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Thread: Change (Short story, a few chapters)

  1. #1

    Default Change (Short story, a few chapters)

    Change


    Greetings, fellow writers.

    I've never set foot in the gilded halls of the creative writing section, partly because I mostly stick to AARs, and partly because I don't really enter a section unless I plan to make a commitment to it. Today, that changes. But not in the way you think. Instead of the standard introductions, I'm going to just give two short paragraphs:


    What you can't expect
    This is my first attempt at a Creative Writing piece, so I really have no idea what to expect from myself. So you shouldn't really expect much from me. The story might not even be coherent, the flow might be a bit confusing, and the language might be superfluous or unnecessary.

    Don't expect lengthy, regular updates either. I already have a commitment to my AARs and staffwork, and I'm not going to shirk those even if I am trying out a new 'pet project', which is what this CW is.

    Perhaps after a while I shall touch up the OP with pictures and fancy formatting, but not now.



    Now I'm not trying to sound dismissive or depressed, I am simply trying to lower reader expectations because I know my limits - and as such I won't be putting this in my sig or anywhere else. If you manage to find this and want to read it, by all means go ahead. The standard rules for any of my work apply - comment if you feel like doing so or want to give your input, I will always respond and appreciate such feedback.


    What you can expect
    Very, and I must emphasize, very short updates, for one. I don't foresee any updates going over 1000 words, and in fact most of them should be around 500 words or below. Thank you Alwyn for inspiring this sort of writing style with New Town.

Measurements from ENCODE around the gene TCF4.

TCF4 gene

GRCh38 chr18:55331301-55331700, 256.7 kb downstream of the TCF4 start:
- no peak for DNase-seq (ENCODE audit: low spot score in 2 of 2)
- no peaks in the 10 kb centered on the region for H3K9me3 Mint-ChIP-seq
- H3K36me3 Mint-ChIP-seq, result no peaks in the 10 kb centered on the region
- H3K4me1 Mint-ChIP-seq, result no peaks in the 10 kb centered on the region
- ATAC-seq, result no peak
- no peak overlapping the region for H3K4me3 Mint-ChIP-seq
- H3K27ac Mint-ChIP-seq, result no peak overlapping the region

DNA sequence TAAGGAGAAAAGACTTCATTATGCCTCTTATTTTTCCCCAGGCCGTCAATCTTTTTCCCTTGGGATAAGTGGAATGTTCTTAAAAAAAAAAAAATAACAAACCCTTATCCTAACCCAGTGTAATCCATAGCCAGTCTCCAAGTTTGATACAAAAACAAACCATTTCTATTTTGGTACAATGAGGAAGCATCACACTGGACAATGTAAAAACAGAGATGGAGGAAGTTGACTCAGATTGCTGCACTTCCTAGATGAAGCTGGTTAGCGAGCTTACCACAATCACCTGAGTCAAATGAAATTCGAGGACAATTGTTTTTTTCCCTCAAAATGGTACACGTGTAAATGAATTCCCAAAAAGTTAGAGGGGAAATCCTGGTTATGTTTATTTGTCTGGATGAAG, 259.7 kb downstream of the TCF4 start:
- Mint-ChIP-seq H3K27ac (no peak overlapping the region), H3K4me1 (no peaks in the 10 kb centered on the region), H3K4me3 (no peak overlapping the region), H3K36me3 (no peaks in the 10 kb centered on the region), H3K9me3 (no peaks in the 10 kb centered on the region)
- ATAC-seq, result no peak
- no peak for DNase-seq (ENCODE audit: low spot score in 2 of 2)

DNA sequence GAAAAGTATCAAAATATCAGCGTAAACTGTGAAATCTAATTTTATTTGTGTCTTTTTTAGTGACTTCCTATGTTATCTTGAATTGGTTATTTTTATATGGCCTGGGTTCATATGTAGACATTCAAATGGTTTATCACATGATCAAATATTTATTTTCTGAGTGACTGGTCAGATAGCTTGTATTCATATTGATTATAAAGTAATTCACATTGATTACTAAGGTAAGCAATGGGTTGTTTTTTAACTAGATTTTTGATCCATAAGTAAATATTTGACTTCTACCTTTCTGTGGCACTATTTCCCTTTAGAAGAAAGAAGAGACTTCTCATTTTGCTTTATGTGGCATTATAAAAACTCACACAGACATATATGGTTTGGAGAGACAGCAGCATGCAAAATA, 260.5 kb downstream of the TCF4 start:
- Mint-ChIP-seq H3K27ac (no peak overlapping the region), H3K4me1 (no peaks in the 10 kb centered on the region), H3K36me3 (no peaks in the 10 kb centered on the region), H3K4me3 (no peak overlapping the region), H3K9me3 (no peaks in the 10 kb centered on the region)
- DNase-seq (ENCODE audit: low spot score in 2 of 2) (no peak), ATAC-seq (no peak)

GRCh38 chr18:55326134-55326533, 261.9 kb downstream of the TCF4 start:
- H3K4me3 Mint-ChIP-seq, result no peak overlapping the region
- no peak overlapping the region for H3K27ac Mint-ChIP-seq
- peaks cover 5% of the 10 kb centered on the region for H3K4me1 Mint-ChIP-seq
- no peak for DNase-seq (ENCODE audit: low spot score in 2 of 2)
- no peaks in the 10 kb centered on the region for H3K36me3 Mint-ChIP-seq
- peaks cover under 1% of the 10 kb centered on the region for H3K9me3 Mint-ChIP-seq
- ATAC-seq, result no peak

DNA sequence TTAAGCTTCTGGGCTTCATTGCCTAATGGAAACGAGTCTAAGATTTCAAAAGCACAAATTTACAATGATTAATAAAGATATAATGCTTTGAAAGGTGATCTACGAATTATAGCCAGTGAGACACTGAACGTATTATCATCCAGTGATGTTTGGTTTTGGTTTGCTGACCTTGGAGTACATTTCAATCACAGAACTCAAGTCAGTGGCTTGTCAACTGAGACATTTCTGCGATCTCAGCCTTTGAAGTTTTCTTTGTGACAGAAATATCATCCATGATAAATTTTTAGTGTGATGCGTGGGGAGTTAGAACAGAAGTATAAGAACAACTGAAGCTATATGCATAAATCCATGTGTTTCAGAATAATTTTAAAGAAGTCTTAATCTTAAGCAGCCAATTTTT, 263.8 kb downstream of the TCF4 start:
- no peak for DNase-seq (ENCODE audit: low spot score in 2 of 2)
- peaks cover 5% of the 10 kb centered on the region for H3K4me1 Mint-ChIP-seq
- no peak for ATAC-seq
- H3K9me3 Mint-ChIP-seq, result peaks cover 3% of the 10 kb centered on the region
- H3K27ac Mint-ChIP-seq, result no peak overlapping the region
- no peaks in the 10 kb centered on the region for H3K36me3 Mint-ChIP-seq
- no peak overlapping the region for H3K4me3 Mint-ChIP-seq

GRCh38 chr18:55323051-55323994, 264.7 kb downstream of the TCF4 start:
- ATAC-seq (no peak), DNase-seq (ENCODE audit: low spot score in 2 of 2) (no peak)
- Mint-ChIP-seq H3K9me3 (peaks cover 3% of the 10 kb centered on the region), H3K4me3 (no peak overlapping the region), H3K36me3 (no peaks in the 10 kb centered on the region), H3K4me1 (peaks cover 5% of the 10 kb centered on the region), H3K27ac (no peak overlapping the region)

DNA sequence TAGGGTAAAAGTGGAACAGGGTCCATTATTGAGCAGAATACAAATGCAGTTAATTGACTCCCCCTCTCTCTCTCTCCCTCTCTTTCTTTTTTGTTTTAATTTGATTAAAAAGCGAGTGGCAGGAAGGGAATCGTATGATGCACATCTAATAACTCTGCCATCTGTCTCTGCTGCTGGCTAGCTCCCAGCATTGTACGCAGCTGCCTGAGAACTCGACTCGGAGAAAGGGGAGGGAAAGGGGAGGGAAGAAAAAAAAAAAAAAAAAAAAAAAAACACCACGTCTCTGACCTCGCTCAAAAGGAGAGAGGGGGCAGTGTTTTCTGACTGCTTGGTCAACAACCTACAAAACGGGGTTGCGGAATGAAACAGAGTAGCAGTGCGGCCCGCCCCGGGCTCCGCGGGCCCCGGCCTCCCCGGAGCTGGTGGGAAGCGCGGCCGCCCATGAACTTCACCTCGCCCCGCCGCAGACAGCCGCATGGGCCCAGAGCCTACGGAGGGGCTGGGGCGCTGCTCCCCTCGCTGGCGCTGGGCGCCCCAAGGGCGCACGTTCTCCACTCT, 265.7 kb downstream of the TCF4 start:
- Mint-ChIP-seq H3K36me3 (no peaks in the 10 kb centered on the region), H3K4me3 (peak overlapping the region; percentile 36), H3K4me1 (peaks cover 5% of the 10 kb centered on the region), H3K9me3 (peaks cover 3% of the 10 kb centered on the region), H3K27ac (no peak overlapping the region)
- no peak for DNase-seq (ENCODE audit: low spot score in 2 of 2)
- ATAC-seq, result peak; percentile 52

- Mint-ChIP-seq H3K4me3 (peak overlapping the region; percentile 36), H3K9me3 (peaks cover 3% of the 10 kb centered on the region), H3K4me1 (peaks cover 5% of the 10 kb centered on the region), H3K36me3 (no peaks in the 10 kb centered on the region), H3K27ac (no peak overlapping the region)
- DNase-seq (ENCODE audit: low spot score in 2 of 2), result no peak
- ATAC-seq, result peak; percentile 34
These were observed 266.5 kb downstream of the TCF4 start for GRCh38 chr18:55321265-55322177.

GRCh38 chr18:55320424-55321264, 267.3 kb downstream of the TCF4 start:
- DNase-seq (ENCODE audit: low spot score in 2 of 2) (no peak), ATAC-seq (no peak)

I spend a lot of time writing, and sometimes when I hit Writer's Block and the ideas run dry, I switch to another piece of work that I feel good at writing, to recharge my brain cells and let my thoughts recompose themselves. That is one of the reasons I'm writing this CW. So what I'm trying to say is you can expect to see updates being posted very irregularly. I might finish this CW piece in two weeks, or it may take a few months. The bottom line is, I will only be updating this when inspiration strikes.

    This CW piece shouldn't last for more than 10 chapters. No prologue, no epilogue. Oh and one last thing.

    Expect a twist at the end


    Still here then? Well, here goes nothing.


    Chapter List

    Chapter 1
    |
    Chapter 2
    Last edited by Swaeft; January 14, 2019 at 10:02 PM. Reason: Updated chapter list

  2. #2

    Default Re: Change (Short story, a few chapters)

    Chapter 1

    “Childhood is the most beautiful of all life's seasons.” – Author Unknown


    The birthing of a new soul is a wondrous affair. To almost ever species, the sparkle of new life is a tremendous, fascinating affair. Lions nuzzle their cubs warmly, horses frolic around each other eagerly, and pigs oink non-stop. Even a colony of ants will pause to acknowledge the new life that has just been brought into their world, even if all it means is that there will simply be another worker in future.

    In the minor city of Colat Tartenwer* however, bringing a child into the world is not a major affair at all, and is accompanied very little pomp and circumstance. After all, freshly born babes are a great annoyance, know nothing, and do nothing but take up space and resources, at least in their infancy.

    Life as a child in Colat Tartenwer is easy. Children are free to wander around and explore, for the city is a very safe place, and it is not uncommon to find large groups of kids roaming around the city together, having fun doing their own things. Sometimes they would become rowdy and unruly, but that is nothing if not expected.

    The children are simple-minded, as expected of four and five year olds. They play with toys, pick up sticks from the ground and pretend they are knights, poking and jabbing and prancing around until they are exhausted, or more likely, bored. Indeed, a parent could even expect to see their child just twice a day – at dawn, where they are fed and told to behave before scooting out the door in search of adventure, and at dusk, when they return to the familiar comfort of their home to be fed again, lectured, scrubbed down, and tucked into bed for a good night’s rest.